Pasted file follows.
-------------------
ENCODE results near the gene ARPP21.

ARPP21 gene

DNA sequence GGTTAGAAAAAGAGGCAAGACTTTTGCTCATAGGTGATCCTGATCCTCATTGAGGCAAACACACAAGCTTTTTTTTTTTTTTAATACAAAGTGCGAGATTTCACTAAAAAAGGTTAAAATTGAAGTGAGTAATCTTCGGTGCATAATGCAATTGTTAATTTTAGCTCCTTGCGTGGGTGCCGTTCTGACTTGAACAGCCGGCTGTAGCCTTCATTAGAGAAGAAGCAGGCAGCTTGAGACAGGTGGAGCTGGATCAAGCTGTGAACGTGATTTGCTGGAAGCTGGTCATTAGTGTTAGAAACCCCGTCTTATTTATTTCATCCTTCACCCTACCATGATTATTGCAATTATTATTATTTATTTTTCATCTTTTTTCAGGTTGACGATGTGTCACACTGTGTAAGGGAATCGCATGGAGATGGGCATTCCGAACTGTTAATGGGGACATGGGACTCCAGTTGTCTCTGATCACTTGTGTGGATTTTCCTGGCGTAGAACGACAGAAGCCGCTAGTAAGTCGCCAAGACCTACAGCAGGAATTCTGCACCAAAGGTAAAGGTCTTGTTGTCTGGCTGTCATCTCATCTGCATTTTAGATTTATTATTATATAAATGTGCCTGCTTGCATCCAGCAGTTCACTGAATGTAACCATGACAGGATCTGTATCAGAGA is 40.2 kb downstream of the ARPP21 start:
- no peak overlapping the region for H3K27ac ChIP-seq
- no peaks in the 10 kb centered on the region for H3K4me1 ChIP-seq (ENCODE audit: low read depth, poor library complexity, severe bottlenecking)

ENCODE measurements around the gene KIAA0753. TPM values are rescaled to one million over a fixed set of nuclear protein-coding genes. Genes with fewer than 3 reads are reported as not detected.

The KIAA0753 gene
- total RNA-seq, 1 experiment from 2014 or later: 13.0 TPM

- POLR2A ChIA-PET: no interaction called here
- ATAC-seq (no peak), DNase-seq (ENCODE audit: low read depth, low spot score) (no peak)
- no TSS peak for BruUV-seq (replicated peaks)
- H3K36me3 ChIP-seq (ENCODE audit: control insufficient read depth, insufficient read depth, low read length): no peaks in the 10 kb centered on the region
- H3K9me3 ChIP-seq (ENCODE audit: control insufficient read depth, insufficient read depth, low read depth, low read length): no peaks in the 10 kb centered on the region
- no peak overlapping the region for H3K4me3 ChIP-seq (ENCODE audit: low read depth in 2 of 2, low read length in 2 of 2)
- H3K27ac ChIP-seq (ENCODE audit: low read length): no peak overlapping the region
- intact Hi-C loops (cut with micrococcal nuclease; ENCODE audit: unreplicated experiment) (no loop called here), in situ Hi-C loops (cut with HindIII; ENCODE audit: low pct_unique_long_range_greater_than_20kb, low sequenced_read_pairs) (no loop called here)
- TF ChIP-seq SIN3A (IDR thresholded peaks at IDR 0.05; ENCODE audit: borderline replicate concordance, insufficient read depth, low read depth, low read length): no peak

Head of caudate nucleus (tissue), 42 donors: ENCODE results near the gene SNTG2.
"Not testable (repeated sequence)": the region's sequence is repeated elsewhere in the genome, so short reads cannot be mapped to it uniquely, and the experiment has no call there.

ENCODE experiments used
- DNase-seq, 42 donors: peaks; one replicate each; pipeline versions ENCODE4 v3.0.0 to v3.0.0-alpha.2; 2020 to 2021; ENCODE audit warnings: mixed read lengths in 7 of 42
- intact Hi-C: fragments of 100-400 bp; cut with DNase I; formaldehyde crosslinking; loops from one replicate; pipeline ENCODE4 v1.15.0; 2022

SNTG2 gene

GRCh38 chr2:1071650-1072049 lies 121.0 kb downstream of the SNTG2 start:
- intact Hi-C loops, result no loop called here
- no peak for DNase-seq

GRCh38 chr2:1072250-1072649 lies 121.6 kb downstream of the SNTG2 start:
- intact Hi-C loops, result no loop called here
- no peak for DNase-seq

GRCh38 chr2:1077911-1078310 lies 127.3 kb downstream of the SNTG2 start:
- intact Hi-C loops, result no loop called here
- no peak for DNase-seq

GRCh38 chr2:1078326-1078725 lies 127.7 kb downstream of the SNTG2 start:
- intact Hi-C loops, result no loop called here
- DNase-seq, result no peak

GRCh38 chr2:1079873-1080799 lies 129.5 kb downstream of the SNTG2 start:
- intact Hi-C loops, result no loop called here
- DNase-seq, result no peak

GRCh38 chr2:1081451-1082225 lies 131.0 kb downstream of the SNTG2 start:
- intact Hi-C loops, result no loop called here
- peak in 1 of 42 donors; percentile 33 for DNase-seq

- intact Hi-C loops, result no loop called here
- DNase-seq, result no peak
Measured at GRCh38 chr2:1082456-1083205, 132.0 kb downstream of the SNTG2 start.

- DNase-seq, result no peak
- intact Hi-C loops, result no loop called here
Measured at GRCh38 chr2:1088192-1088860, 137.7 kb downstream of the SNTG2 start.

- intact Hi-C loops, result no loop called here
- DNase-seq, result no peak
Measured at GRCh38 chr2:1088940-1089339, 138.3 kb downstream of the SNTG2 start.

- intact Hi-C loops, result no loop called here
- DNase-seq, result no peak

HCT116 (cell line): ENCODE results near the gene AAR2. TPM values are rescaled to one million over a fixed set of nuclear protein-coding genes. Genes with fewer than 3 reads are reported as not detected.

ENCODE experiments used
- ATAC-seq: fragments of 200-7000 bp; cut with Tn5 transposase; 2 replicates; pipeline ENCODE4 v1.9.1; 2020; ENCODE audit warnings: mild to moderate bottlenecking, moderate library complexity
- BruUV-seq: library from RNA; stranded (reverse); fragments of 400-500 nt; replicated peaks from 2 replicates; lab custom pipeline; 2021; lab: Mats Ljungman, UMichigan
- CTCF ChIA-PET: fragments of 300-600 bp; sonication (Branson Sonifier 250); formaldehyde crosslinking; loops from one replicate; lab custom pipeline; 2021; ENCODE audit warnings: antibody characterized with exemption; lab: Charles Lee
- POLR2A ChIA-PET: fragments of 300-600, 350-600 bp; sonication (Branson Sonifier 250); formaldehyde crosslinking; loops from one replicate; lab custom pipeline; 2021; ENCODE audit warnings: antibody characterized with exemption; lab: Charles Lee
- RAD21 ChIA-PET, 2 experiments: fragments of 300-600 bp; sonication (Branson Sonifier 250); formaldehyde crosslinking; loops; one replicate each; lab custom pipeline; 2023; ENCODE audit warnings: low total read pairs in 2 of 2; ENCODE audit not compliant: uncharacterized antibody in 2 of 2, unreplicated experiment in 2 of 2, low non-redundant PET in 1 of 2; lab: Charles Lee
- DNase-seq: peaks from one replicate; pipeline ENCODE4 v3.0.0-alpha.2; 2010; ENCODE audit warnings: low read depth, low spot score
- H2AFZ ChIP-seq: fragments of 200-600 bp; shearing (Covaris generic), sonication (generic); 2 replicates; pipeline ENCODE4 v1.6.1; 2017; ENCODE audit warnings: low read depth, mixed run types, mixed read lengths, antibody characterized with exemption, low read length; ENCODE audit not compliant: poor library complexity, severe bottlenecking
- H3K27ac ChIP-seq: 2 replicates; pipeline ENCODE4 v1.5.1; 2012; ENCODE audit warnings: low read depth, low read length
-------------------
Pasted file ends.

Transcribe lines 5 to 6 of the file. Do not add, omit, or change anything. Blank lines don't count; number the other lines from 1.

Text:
- no peaks in the 10 kb centered on the region for H3K4me1 ChIP-seq (ENCODE audit: low read depth, poor library complexity, severe bottlenecking)

ENCODE measurements around the gene KIAA0753. TPM values are rescaled to one million over a fixed set of nuclear protein-coding genes. Genes with fewer than 3 reads are reported as not detected.